It took a long time for filmmakers to recognize the droll comedy in Elmore Leonard's novels. They were always in love with his plots, but lacking the comedy, most movies based on Leonard are but pale shadows. For Leonard himself, the plots are an excuse to study his characters. Once asked about his top five crime novels, Leonard listed George V. Higgins's The Friends of Eddie Coyle five times. That book is ALL character study. In any event, sometime in the mid-1990s, someone discovered the comedy, but it wasn't until Quentin Tarantino's 1997 adaptation of Rum Punch, retitled Jackie Brown, that anyone discovered the character study. Perversely, this breakthrough came from Tarantino's decompression of the book's plot, which he films from multiple angles (both chronologically and from points of view). The plot is still there, but the plot is secondary to watching the characters interact and it grows from these interactions. This is the kind of movie that takes time out to watch its characters have dinner or shop for clothes (this last in the midst of its most difficult plot points). A lot of movies tell us what its characters do for a living. This one tells us how much they make and even how much money they have saved in their 401k plan. It's rich with details, a fact that surely contributes to complaints about its length, though not from me. I wouldn't want this to be any shorter. Hell, I could spend another hour with these characters without noticing the time.
Of Tarantino's Inglourious Basterds, I wrote: "and Shoshanna, as played by Melanie Laurent, is basically Marlene Dietrich to Tarantino's Von Sternberg." In retrospect, that honor properly belongs to Pam Grier as the title character in Jackie Brown. Tarantino is in love with all of his actresses, to be sure, but I think he held a special fondness for Grier, the action star and baddest mother fucker of his fondest imaginings. When he read Elmore Leonard's book, in which the character is a blond white woman, he imagined it for Grier. She responded in kind with the best performance of her career. She's Foxy Brown and Coffey fading into middle age, still holding her looks, but having to rely increasingly on her brains. Fortunately, she's also smarter than anyone around her. She's smarter than Ordell Robie, played with amiable menace by Samuel L. Jackson, for whom she smuggles money from Mexico. She's smarter than Ray Nicolette (Michael Keaton), the ATF agent on Robie's trail who views Jackie as an instrument to trap him. She's probably smarter than Max Cherry (Robert Forster), her bail bondsman, but she never has to match wits with him given that he's smitten with her from the moment she walks out of jail and into his life. This is something pretty rare, actually. It's a movie about a 44 year old black woman and a 56 year white old man who have a relationship and plan a caper. I mean, has there ever been another character like Jackie Brown holding the center of a movie? Honestly, I can't think of one. Tarantino's willingness to stop long enough to really look at his actors enhances their performances. It doesn't hurt that all of them have interesting faces, none more so than Robert Forster, who, like Grier, also does career-best work here.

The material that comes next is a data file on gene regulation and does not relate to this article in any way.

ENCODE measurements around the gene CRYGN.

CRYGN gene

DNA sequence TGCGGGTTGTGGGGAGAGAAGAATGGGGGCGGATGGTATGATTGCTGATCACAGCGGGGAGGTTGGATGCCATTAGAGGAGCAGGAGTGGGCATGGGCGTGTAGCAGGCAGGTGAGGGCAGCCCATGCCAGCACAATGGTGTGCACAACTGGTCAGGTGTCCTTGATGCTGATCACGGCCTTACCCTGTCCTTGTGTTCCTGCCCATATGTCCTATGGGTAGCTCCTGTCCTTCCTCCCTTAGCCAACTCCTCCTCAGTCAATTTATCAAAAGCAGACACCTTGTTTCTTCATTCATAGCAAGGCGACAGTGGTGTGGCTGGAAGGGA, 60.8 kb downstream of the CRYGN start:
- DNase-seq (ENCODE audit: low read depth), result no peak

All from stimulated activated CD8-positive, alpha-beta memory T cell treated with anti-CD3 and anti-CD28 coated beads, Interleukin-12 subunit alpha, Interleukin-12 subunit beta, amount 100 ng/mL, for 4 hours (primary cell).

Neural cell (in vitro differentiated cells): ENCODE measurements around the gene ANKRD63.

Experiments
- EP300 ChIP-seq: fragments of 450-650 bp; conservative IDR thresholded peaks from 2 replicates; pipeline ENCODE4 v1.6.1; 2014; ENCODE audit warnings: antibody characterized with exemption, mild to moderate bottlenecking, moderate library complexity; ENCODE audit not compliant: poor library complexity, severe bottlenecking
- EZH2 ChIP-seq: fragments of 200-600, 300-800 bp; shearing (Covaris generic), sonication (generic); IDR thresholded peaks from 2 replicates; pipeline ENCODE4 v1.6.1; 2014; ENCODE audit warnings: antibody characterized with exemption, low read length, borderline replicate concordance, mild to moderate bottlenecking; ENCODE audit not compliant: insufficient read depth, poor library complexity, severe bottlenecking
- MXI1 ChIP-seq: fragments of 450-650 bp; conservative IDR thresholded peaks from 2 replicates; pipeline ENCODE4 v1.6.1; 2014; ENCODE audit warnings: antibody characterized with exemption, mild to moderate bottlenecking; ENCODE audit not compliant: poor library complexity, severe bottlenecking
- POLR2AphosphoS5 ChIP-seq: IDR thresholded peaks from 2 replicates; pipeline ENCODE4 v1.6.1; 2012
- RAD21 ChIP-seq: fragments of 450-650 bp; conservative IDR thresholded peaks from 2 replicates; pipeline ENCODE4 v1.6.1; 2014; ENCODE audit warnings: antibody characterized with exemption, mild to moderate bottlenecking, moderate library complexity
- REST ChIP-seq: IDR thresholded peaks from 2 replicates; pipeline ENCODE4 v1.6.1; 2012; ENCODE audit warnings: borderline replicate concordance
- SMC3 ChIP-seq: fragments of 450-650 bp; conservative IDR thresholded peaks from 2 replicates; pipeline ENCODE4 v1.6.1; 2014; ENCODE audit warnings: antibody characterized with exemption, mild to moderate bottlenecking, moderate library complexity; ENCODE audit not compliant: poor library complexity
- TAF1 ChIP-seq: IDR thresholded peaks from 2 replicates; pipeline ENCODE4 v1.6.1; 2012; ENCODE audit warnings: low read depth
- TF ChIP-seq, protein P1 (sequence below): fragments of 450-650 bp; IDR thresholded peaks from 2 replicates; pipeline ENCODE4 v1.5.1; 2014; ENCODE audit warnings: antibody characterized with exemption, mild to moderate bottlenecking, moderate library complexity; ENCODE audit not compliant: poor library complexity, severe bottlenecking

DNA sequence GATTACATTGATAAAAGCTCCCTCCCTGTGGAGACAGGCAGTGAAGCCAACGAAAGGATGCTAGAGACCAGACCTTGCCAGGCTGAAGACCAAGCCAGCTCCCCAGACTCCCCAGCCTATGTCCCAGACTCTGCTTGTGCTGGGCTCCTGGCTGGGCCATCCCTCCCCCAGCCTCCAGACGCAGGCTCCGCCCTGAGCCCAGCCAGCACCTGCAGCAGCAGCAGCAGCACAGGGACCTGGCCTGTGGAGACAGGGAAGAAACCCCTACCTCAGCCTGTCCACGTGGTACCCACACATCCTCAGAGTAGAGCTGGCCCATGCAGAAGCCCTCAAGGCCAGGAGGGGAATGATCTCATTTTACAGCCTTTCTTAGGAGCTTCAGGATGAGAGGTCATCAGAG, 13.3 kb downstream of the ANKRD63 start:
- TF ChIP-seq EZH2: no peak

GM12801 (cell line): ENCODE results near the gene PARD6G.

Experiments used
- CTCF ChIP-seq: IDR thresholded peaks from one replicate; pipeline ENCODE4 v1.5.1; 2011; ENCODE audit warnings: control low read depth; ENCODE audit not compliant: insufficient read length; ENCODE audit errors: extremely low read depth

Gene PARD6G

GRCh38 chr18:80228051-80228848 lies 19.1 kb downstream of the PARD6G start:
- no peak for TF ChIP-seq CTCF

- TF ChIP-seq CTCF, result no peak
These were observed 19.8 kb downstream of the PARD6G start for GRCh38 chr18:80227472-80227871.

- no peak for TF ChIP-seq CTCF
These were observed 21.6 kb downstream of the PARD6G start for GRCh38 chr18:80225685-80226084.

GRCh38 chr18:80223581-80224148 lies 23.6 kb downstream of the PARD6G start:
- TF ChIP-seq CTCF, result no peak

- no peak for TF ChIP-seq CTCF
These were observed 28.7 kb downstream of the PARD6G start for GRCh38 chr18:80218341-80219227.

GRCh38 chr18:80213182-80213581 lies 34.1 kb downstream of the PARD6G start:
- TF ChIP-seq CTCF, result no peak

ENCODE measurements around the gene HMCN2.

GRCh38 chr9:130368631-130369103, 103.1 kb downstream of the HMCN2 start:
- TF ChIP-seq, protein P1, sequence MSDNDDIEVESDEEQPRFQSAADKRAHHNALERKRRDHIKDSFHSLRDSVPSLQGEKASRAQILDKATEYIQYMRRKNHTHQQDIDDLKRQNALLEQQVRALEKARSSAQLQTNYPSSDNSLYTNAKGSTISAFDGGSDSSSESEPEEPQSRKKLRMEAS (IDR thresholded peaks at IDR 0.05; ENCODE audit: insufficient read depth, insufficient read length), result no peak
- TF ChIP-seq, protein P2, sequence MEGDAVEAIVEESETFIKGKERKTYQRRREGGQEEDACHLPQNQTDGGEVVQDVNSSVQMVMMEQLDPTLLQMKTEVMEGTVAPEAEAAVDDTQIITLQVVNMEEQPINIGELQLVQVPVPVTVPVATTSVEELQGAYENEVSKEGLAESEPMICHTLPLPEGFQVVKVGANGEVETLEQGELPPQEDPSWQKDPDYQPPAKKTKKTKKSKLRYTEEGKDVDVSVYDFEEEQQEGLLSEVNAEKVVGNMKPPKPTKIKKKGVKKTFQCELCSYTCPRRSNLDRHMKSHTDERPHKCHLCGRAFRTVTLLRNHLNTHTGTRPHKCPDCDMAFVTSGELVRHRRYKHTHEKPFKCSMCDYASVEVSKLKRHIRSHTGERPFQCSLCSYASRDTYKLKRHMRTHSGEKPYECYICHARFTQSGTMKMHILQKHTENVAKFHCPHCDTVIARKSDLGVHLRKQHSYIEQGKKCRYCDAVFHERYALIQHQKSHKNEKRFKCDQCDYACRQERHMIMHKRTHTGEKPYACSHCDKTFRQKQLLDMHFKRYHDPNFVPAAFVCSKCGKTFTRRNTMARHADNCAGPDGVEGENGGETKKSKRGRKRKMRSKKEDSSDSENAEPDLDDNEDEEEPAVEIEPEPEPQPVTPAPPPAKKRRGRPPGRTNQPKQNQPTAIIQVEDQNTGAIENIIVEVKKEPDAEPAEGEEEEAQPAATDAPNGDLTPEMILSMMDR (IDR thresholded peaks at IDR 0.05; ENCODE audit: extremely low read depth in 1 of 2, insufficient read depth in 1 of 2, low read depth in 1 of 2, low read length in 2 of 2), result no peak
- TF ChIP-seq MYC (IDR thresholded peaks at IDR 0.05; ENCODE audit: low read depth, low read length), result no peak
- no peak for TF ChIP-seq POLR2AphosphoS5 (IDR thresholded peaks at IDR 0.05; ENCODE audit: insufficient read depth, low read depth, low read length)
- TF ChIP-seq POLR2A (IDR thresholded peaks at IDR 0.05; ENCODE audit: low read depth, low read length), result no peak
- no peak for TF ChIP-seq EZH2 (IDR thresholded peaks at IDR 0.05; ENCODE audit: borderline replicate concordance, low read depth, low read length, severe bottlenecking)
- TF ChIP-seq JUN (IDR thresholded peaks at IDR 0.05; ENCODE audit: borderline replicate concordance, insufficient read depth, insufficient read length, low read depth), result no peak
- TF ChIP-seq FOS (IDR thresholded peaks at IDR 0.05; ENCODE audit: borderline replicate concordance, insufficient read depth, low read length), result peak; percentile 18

As cinema, this is Tarantino's most assured movie. He's not trying too much. He no longer needs to make a splash--he did that with his prior two films--so he doesn't have to overreach himself. One wishes that he had learned something from this experience, because in his subsequent films, he loads his palette almost to the point of bursting. In Jackie Brown, he's content to observe. A director noted for scenes of graphic violence, he keeps all of the violence in this film out of the frame or at such a distance as to cushion the blow. More than that, though, he's willing to let his lead characters fall in love. This is the only one of Tarantino's films in which the characters realistically relate to each other in the ways that adult men and women relate to each other, and he does it independently of the plot, too. Oh, the plot uses this, sure, but it doesn't depend on it. It also slows down to let its characters think things out. Action, in this movie, is no substitute for thought. The actions that occur without thinking--the scene where Robert DeNiro's character shoots motormouthed Bridget Fonda after she nags him a couple of words too far, for instance--precipitate disaster.
This is also the least "meta" of Tarantino's movies. Oh, the meta level is still there--it makes me smile every time I see Sid Haig play a judge sending Pam Grier to jail, for instance--but the director elides most of it, as if it doesn't matter to the movie. Most of it is in soundtrack cues. Oh, and my, heavens, does this have a killer soundtrack, from the opening shot scored with Bobby Womack's "Across 110th Street" to the diegetic appearance of The Delphonics to a catalogue of heavy soul from soul's golden era. Some of the soundtrack cues come from Pam Grier's other movies. None of this really advertises itself the way that, say, the red light and soundtrack cue from Ironside mark the Kill Bills.
In any event, it's disappointing to me that Tarantino hasn't gone back to this mode of filmmaking. He's gone back to being a provocateur, which is fine, I guess, but on the evidence of Jackie Brown, that impulse squanders an immense reservoir of talent. For Jackie Brown's part, it remains the director's best film, even if it's the one that fans of his more outre films tend to ignore.